Eddie McGee, 30, of South Setauket, holds his diploma at...

Eddie McGee, 30, of South Setauket, holds his diploma at this month's graduation of the Suffolk County Civilian Police Academy in Brentwood. Credit: Johnny Milano

South Setauket resident Eddie McGee said he's been subjected to name-calling by police and mistaken for a suspect in a crime, and yet, the interactions stoked his curiosity, which led to more questions.

McGee, who is Black, said that after his own encounters, and a string of high-profile killings of people of color in recent years, he wanted to get inside the minds of cops to gain insight into what they face on the street, and take what he learned and share it with the community.

The end result of his curiosity was displayed earlier this month when McGee, 30, joined 23 other Suffolk residents in the latest graduating class of the Suffolk County Civilian Police Academy in Brentwood.

McGee, who now hopes to become a community liaison with the Suffolk police department, said the 16-week course left him with a renewed respect for law enforcement because “you see firsthand what they have to do, what they have to go through and the situations they have to face. It’s not easy. It’s not easy for anybody.”

In his address to the graduates at the June 15 ceremony, Suffolk police Commissioner Rodney Harrison had a similar message.

“I’m sure after these weeks of training that you’ve seen," Harrison said, " … there’s more of a level of respect for the men and women that do this profession."

A closer look at police work came courtesy of Suffolk cops who taught the citizen trainees potential real-life scenarios when handling calls such as domestic violence and homicide investigations. Instructors discussed situations they have faced such as police-involved shootings. Trainees were also offered the opportunity to ride along with Suffolk police officers.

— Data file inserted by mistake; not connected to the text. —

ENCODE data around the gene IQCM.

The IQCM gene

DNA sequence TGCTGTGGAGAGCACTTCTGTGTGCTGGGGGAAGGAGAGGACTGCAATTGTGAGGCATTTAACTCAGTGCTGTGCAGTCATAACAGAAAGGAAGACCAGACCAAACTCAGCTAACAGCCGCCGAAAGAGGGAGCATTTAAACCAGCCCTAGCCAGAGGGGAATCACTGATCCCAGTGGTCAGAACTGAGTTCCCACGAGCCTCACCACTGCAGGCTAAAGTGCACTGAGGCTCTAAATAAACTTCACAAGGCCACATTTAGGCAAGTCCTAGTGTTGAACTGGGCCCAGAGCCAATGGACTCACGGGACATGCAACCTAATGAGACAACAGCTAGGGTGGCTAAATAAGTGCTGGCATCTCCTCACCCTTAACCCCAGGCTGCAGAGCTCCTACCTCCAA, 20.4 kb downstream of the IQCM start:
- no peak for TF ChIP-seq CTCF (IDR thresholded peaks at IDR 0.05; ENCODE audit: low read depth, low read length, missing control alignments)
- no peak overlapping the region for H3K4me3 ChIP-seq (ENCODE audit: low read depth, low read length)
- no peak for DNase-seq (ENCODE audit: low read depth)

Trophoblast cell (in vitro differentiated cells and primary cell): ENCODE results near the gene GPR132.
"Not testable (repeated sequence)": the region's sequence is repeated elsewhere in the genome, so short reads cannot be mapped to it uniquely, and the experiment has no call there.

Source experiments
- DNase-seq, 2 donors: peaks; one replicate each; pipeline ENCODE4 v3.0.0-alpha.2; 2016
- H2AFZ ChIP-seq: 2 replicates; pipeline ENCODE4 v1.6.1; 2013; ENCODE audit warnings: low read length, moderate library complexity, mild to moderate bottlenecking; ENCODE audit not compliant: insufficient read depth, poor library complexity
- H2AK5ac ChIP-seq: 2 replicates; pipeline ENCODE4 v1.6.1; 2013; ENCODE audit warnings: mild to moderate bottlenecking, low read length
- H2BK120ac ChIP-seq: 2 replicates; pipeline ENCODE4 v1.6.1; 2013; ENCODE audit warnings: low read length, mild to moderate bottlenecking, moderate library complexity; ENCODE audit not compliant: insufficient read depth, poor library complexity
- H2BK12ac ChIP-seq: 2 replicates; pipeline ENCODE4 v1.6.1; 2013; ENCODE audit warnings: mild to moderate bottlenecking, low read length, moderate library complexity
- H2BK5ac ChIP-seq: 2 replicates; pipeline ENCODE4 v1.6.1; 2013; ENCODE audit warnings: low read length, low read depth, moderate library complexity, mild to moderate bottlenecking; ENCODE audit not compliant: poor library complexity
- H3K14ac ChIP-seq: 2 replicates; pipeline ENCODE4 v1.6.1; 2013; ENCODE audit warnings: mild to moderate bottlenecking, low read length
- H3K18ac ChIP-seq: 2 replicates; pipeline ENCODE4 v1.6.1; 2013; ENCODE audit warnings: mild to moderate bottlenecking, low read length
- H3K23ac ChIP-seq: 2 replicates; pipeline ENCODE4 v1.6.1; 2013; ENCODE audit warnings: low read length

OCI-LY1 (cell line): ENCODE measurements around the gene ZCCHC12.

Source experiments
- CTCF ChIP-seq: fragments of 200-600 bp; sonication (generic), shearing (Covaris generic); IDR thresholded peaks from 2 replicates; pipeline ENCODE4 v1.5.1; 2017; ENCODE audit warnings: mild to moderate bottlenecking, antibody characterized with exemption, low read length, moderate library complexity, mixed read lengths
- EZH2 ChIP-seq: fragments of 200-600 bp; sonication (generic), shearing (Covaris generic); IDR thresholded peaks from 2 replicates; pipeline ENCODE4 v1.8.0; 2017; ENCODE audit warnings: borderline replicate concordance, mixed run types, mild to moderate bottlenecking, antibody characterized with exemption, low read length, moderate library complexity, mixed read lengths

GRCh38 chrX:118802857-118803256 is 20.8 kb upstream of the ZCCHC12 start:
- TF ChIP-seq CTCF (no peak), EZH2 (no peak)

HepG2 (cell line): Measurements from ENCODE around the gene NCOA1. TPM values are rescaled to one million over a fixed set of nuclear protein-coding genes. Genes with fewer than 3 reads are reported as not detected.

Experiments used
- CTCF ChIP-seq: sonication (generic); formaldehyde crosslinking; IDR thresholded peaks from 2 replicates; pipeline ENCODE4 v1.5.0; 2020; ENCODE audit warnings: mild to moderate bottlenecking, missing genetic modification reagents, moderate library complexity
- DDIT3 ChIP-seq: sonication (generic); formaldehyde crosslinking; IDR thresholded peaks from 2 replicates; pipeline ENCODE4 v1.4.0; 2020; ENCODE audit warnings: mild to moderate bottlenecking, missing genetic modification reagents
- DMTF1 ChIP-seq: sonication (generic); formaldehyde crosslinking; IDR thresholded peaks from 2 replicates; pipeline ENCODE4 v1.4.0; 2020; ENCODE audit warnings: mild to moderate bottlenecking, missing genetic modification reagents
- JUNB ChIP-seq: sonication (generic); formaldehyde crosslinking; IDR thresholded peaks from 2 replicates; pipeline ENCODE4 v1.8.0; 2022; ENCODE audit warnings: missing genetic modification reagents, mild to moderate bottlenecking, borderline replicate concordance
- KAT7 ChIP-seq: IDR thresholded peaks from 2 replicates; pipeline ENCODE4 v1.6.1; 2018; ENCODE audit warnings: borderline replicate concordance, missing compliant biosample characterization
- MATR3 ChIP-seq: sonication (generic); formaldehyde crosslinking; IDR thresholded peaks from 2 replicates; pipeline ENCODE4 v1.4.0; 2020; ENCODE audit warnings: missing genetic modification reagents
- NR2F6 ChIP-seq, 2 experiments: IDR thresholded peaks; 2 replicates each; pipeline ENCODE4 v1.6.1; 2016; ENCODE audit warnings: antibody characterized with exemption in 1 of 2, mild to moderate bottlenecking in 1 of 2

“When you get put in those situations and you have to make those split-second decisions, then you realize, ‘OK, maybe that wasn’t as easy’ ” as it appeared, McGee said.

The academy, which had its first official civilian class in 1993, is not typically a recruitment tool — participants are often over 34, the maximum age to take the police written exam, Suffolk police said. Of the participants, 17 were white, five Hispanic, four Black and one, a transgender woman.

Nassau police have a civilian academy that started in 1997 and offers a 15-week seminar.

A law enforcement expert said that while police civilian academies present the “police story” in a condensed way, “they’re essentially marketing tools.”

“To the extent that they do a job of portraying the reality of policing, that’s probably not a bad thing,” said Dennis Kenney, a professor at John Jay College of Criminal Justice. "The mission of reaching into communities that have distrust with the police and addressing those issues really would not be well suited for any kind of police academy arrangement. You need a different kind of forum to be able to engage in that.”

Past citizen academy classes also included Black people and other minorities, Suffolk Deputy Commissioner Risco Mention-Lewis said, and they have graduated from the class with a greater appreciation for police officers' training and the challenges they face every day.

"Everybody who takes this class gets something out of it," she said.

Alejandra Becerra, of Kings Park, joined the class because she has been interested in criminal justice and forensics. However, she said she couldn’t imagine working as a police officer because it’s “a very high-risk profession.”

“At least … I know even if I have a bad day, I know that I’ll always make it home,” said Becerra, 28, who works as a banker for Chase, adding that as a police officer, “you don’t know if you’re going to come home.”

With Michael O'Keeffe

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